I’m a geek, not a fashion plate. I don’t think about shoes a lot, but I know what I like — and when I do think about shoes, I’m profoundly grateful for some of the changes that have come about in my lifetime. I’m thinking, more than anything else, of the way athletic shoes have taken over the world.
When I was a kid back in the 1960s and early 1970s, “shoes” still meant, basically, “hard leather oxfords”. Ugly stiff things with a high-maintainence finish that would scuff if you breathed on them. What I liked was sneakers. But in those bygone days you didn’t get to wear sneakers past a certain age, unless you were doing sneaker things like playing basketball. And I sucked at basketball.
I revolted against the tyranny of the oxford by wearing desert boots, which back then weren’t actually boots at all but a kind of high-top shoe with a suede finish and a grip sole. These were just barely acceptable in polite company; in fact, if you can believe this, I was teased about them at school. It was a more conformist time.
I still remember the first time I saw a shoe I actually liked and wanted to own, around 1982. It was called an Aspen, and it was built exactly like a running shoe but with a soft suede upper. Felt like sneakers on my feet, looked like a grownup shoe from any distance. And I still remember exactly how my Aspens — both of them — literally fell apart at the same moment as I was crossing Walnut Street in West Philly. These were not well-made shoes. I had to limp home.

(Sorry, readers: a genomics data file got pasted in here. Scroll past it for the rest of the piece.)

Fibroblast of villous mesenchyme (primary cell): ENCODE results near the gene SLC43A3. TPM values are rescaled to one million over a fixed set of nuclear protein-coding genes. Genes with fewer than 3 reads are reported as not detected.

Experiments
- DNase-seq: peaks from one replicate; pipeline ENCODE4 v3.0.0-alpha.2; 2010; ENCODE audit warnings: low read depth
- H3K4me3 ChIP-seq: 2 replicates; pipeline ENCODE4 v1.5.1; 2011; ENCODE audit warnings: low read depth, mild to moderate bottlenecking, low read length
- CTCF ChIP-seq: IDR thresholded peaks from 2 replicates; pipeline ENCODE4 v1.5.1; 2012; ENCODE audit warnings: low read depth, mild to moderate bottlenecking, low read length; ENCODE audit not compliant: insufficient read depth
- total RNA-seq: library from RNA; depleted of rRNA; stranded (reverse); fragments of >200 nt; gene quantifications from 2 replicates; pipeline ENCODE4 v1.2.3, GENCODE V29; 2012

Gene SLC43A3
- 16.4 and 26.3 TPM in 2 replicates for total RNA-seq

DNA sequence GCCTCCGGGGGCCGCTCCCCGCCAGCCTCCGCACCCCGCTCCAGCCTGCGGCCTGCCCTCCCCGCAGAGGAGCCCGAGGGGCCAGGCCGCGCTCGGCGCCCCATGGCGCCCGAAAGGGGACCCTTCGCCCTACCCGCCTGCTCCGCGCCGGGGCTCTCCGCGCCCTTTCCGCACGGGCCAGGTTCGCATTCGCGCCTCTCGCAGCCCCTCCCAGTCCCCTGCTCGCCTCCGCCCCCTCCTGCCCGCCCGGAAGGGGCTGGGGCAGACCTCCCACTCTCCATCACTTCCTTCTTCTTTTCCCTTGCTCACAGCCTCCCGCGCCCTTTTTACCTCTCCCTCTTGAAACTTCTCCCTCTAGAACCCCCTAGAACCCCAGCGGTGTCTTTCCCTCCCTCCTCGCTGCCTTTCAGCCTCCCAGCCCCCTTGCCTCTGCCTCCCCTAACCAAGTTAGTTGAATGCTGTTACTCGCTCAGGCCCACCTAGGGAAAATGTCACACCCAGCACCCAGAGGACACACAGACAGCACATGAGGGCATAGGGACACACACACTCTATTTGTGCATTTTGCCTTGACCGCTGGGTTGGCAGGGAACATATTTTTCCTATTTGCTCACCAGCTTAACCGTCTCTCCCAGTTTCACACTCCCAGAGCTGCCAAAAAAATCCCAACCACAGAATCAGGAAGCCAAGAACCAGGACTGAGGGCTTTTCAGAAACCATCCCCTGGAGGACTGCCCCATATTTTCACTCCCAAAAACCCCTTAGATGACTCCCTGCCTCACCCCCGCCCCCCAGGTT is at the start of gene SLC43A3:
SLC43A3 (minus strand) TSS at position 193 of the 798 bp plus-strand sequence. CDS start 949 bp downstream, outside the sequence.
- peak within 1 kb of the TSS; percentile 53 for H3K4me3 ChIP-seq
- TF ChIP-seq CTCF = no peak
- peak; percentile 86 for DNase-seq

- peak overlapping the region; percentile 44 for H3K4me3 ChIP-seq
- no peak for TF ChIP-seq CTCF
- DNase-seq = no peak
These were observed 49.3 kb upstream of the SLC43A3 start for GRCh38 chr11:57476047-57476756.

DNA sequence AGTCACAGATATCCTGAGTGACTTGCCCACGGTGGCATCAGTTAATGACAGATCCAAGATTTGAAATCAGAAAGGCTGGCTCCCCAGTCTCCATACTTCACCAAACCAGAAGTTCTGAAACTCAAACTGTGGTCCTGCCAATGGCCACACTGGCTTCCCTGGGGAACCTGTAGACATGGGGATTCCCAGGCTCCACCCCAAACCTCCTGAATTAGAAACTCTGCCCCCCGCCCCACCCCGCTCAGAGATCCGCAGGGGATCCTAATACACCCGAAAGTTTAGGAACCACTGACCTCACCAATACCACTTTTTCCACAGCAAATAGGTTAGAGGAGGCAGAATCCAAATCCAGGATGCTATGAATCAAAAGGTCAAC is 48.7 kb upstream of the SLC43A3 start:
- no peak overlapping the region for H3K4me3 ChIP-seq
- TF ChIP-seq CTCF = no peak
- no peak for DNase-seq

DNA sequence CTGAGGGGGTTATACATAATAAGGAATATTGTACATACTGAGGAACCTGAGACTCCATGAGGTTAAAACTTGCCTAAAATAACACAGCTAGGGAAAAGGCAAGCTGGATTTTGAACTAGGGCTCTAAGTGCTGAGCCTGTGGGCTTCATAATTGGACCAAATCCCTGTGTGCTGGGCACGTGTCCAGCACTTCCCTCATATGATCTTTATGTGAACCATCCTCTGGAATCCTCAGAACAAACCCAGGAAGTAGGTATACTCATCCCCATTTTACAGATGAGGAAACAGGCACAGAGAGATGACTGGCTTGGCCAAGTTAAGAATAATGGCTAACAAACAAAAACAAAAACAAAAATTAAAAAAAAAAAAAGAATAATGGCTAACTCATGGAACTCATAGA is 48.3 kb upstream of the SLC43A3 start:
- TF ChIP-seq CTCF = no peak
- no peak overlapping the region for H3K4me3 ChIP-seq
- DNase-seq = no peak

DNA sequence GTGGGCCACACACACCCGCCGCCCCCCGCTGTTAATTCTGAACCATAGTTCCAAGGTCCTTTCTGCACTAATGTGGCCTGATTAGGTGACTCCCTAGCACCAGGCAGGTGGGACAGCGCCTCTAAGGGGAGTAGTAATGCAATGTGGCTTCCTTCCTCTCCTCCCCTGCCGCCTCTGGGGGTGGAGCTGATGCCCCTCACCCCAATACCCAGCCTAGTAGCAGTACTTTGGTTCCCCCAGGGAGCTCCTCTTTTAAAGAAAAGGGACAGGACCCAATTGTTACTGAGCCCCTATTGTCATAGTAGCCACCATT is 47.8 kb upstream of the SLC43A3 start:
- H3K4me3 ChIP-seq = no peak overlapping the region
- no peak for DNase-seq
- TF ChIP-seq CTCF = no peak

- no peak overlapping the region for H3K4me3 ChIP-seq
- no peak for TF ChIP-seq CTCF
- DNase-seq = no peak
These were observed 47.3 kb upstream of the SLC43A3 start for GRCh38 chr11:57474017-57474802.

But better days were coming. In the early 1990s athletic shoes underwent a kind of Cambrian explosion, proliferating into all kinds of odd styles. Reebok and Rockport and a few other makers finally figured out what I wanted — athletic-shoe fit and comfort with a sleek all-black look I could wear into a client’s office, and no polishing or shoe trees or any of that annoying overhead!
I look around me today and I see that athletic-shoe tech has taken over. The torture devices of my childhood are almost a memory. Thank you, oh inscrutable shoe gods. Thank you Rockport. It’s not a big thing like the Internet, but comfortable un-fussy shoes have made my life better.
Shoes are basically just a technical improvement upon our delicate, sensitive, and often inadequate human feet. They allow us to walk comfortably through freezing cold snow and burning hot sand. They protect us from pricks, cuts, muck, and critters — everywhere from mountain paths to city streets. They allow us to stand, run, or walk for hours on end. They compensate for troubles caused by defects, disease, and trauma. They protect our cute little piggies from the howling horror of a sudden stub against unforgiving furniture.
Like so many other fruits of capitalism, modern shoes are not properly appreciated, even though they make a huge difference in quality of life. If you cannot imagine the torture of wearing wooden clogs while performing backbreaking labor out in your fields, you have a long line of curious scientists and greedy capitalists to thank. Through centuries of scientific inquiry into human physiology, developments in synthetic materials, advances in manufacturing techniques, and so more, they made your comfortable feet possible.